High prevalence of hospital-acquired infections caused by gram-negative carbapenem resistant strains in Vietnamese pediatric ICUs A multi-centre point prevalence survey
2016 (English)In: Medicine (Baltimore, Md.), ISSN 0025-7974, E-ISSN 1536-5964, Vol. 95, no 27, e4099Article in journal (Refereed) Published
There is scarce information regarding hospital-acquired infections (HAIs) among children in resource-constrained settings. This study aims to measure prevalence of HAIs in Vietnamese pediatric hospitals. Monthly point prevalence surveys (PPSs) in 6 pediatric intensive care units (ICUs) in 3 referral hospitals during 1 year. A total of 1363 cases (1143 children) were surveyed, 59.9% male, average age 11 months. Admission sources were: other hospital 49.3%, current hospital 36.5%, and community 15.3%. Reasons for admission were: infectious disease (66%), noninfectious (20.8%), and surgery/trauma (11.3%). Intubation rate was 47.8%, central venous catheter 29.4%, peripheral venous catheter 86.2%, urinary catheter 14.6%, and hemodialysis/filtration 1.7%. HAI was diagnosed in 33.1% of the cases: pneumonia (52.2%), septicemia (26.4%), surgical site infection (2%), and necrotizing enterocolitis (2%). Significant risk factors for HAI included age under 7 months, intubation and infection at admission. Microbiological findings were reported in 212 cases (43%) with 276 isolates: 50 Klebsiella pneumoniae, 46 Pseudomonas aeruginosa, and 39 Acinetobacter baumannii, with carbapenem resistance detected in 55%, 71%, and 65%, respectively. Staphylococcus aureus was cultured in 18 cases, with 81% methicillin-resistant Staphylococcus aureus. Most children (87.6%) received antibiotics, with an average of 1.6 antibiotics per case. Colistin was administered to 96 patients, 93% with HAI and 49% with culture confirmed carbapenem resistance. The high prevalence of HAI with carbapenem resistant gram-negative strains and common treatment with broad-spectrum antibiotics and colistin suggests that interventions are needed to prevent HAI and to optimize antibiotic use.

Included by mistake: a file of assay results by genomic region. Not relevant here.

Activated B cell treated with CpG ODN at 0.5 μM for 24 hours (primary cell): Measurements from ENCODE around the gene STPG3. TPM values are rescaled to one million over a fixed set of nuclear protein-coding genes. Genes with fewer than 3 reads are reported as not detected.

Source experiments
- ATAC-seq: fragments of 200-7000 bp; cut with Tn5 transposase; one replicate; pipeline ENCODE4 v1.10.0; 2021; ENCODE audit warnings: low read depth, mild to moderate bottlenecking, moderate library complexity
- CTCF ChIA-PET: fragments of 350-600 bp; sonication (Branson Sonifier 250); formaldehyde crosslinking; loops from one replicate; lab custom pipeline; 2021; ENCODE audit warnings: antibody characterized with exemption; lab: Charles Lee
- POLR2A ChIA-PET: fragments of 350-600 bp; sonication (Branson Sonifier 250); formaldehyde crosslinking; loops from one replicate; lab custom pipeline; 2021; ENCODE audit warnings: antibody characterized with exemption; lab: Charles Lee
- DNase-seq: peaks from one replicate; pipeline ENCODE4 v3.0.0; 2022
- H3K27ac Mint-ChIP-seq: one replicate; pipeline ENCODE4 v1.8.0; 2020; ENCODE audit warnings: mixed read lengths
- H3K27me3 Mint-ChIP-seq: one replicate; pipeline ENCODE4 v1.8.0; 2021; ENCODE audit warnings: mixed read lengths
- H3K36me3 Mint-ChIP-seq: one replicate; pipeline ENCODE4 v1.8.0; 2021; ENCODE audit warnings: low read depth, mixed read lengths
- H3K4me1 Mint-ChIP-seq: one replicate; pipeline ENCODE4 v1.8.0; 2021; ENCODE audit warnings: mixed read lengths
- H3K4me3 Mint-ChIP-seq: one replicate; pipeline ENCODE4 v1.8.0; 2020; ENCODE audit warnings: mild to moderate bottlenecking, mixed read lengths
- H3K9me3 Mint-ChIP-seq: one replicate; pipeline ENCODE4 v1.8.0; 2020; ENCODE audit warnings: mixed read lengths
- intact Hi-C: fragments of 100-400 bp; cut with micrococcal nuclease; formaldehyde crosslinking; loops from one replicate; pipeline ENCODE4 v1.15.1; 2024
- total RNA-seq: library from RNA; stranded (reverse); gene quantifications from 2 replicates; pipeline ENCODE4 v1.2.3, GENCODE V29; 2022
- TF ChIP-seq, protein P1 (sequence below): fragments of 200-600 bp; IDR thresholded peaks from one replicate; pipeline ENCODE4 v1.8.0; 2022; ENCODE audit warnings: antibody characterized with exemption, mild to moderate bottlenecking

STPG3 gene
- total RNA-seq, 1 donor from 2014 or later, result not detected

Place, publisher, year, edition, pages
LIPPINCOTT WILLIAMS & WILKINS , 2016. Vol. 95, no 27, e4099
hospital-acquired infections; ICU; pediatric; Vietnam
IdentifiersURN: urn:nbn:se:liu:diva-131585DOI: 10.1097/MD.0000000000004099ISI: 000380372400052PubMedID: 27399106OAI: oai:DiVA.org:liu-131585DiVA: diva2:974742
Funding Agencies|Swedish International Development Agency (Sida); Wellcome Trust (UK); Global Antibiotic Resistance Partnership (GARP)2016-09-272016-09-272016-10-19